Armed with statistics about actual strings I set out (along with my most recent colleague, Chris Gioran) to write an even better short string encoding, and incorporate it into Neo4j. Last night we pushed it to git. The format we ended up with can select between 6 different encodings, all encoded using the high order nibble of the payload entry of the property record:

  • Numerical up to 15 characters binary coded decimal, with the additional 6 codepoints used to encode punctuation characters commonly used in phone numbers or as thousand separators. This can encode any integer from -1015 to 1016 (both edges exclusively), most international phone numbers, IPv4 addresses, et.c.
  • All UPPER CASE strings or all lower case strings up to 12 characters, including space, underscore, dot, dash, colon, or slash. Useful for identifiers (Java enum constant names et.c.). This doesn't support mixed case though.
  • Alphanumerical strings up to 10 characters, including space or underscore. Supports mixed case.
  • European words up to 9 characters, this includes alphanumerical, space, underscore, dash, dot and the acute characters in the latin-1 table. Useful for building translation graphs.
  • Latin-1 up to 7 characters. Will give you parenthesis if you have those in a short string.
  • UTF-8 if the string can be encoded in 7 bytes (or less). Useful for short CJK strings for example.

The code is still in internal review, and shouldn't be considered stable until its inclusion in the next milestone release a week from now. But I am very exited about the benefits this will give to Neo4j users, both in terms of lower storage sizes, but also in terms of performance improvements. Reading (and writing) a string that is encoded as a short string is much faster than reading (or writing) a string in the DynamicStringStore, since it is only one disk read instead of two.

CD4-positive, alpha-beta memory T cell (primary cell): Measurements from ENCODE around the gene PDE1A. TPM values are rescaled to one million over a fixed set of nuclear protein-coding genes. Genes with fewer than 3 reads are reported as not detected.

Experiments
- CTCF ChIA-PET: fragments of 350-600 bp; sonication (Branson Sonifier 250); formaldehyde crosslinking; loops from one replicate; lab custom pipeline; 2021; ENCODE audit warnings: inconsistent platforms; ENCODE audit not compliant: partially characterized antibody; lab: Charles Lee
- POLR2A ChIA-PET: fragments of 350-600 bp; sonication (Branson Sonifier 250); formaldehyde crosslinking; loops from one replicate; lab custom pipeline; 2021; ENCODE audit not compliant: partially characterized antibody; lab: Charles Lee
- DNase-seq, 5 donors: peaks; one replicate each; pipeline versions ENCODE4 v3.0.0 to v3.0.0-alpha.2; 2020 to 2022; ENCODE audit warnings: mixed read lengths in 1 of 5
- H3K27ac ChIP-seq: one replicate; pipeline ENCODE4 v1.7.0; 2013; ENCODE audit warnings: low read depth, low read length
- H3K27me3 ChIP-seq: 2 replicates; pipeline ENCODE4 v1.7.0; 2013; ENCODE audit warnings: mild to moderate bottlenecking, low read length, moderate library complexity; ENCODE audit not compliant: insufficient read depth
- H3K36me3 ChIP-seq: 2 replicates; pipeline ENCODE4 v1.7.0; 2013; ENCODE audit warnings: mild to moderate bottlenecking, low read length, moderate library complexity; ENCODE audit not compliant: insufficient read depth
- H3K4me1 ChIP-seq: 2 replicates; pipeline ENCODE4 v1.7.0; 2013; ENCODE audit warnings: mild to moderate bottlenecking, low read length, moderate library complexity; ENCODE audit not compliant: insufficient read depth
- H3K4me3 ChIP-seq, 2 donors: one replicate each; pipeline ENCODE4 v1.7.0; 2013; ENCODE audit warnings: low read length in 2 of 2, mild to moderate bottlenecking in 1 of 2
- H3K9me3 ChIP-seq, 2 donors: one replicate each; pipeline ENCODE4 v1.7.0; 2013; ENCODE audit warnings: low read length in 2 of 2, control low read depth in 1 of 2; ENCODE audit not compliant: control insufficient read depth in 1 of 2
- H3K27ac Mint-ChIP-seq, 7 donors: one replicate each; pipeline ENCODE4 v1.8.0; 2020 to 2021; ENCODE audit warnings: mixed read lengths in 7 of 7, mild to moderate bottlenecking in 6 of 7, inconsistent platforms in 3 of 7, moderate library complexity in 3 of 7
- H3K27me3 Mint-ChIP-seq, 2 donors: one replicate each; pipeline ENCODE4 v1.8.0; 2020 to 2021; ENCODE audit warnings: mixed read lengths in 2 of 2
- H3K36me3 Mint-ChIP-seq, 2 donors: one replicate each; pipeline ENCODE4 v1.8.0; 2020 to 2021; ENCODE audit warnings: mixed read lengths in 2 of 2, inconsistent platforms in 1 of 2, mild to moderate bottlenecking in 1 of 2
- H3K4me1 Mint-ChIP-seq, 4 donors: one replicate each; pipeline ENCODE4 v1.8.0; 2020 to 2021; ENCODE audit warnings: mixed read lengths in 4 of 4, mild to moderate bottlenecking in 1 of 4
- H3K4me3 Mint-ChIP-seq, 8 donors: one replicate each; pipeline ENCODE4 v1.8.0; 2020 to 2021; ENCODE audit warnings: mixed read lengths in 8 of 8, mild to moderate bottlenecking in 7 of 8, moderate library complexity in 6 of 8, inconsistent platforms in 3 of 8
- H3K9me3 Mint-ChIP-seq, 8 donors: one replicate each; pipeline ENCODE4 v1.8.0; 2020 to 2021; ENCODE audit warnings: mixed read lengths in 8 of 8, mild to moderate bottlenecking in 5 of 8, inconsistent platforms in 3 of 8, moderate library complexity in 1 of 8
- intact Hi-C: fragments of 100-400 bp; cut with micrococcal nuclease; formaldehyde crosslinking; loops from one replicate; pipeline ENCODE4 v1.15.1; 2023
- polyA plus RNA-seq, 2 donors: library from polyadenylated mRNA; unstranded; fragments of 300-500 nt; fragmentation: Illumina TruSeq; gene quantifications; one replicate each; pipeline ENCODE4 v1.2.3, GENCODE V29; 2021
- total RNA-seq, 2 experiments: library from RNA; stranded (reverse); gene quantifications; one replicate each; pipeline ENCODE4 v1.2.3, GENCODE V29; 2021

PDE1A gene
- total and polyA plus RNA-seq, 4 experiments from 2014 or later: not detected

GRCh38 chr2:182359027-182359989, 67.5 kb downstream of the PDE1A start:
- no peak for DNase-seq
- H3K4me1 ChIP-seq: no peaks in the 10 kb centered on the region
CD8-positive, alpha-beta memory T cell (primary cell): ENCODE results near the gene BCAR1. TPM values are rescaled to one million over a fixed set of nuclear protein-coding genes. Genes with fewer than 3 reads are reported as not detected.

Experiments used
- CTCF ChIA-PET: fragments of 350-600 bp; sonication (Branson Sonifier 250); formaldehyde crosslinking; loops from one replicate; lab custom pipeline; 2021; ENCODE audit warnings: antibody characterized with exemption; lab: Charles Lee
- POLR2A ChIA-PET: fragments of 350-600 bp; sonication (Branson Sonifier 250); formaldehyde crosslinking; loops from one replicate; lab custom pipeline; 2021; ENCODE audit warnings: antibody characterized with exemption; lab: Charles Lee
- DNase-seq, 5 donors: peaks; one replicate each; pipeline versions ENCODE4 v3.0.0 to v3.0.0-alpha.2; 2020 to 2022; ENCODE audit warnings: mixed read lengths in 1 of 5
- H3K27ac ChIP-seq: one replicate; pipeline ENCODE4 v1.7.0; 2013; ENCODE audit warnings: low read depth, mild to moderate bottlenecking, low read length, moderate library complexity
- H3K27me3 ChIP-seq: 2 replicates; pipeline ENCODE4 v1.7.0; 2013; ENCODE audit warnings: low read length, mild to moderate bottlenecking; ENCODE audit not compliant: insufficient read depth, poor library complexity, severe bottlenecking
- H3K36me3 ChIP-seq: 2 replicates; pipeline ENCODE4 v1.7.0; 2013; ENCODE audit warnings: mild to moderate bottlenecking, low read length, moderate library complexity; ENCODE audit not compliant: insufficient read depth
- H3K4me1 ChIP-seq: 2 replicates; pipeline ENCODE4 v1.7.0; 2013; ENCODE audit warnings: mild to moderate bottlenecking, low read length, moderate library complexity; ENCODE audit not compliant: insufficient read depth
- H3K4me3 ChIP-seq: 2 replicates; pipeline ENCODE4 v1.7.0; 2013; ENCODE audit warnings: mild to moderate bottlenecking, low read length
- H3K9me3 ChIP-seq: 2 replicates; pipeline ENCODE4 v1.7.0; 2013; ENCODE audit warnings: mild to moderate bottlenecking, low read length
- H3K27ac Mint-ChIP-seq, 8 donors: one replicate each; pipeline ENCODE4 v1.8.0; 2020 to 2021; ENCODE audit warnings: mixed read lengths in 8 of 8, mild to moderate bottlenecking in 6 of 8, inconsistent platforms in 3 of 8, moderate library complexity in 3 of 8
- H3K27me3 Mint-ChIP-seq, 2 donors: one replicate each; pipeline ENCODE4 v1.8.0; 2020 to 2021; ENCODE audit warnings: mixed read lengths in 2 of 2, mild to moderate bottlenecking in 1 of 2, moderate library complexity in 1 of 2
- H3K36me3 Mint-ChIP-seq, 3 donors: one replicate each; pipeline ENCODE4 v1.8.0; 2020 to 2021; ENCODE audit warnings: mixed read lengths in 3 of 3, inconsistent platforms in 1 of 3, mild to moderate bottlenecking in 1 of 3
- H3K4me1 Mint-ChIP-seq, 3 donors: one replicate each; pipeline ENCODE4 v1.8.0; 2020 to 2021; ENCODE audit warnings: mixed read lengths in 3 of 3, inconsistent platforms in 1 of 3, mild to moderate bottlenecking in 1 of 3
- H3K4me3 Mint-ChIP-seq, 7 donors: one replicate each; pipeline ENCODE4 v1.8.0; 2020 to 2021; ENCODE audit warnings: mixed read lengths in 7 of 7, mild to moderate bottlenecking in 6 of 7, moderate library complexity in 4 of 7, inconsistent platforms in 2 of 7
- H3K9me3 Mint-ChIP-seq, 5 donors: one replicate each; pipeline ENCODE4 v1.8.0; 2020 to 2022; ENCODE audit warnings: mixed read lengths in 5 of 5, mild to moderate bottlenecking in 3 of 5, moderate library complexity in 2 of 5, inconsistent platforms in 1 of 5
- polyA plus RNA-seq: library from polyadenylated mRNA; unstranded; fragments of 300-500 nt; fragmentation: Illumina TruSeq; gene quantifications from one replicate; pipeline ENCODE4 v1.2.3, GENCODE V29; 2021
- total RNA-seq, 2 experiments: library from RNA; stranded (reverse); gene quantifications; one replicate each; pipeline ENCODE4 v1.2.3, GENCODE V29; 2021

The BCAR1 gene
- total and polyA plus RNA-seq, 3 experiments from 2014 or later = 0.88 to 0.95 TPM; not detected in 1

A big thank you goes out to the people in the Neo4j community who provided me with the string statistics that made this possible.

Happy hacking

3 comments:

Daniel Hackney said...

Would gzipping the short strings make sense? I don't know much (read: anything) about gzip's constant overhead, but I know that text compresses unreasonably well and that zlib is really fast. You're probably not going to be able to squeeze many more characters out of 64 bits, but every bit is precious, right? ;)

Tobias said...

@Daniel: At these small sizes a conventional compression algorithm, such as gzip, is not going to give much, if any, improvement. And the overhead is going to eat up too much space. What could be interesting is to look at general frequencies and use variable length encodings (such as some huffman code) to encode common characters in fewer bits. But when trying that out the added complexity to the code was not worth it. Especially since the gain wasn't that big, and it made it much harder too look at a string and judge if it would fit as a short string or not.

For strings that are slightly longer, and stored in the DynamicStringStore, it would be more interesting to look at using a conventional compression algorithm. As you point out, text compresses really well. I think the first step however is going to be to use some character encoding (probably UTF-8) instead of just storing the raw 16bit Java characters in the DynamicStringStore.

eks said...

static huffman compression @char level can be made to work like a charm on small sized strings. One needs to enable periodic updating of the coding tables to keep-up with the data distribution. And to reserve one symbol for escaping in order to cover symbols not found in "preloaded static code tree". Making huffman canonical is really easy, and makes cpu-hit from compression unnoticable.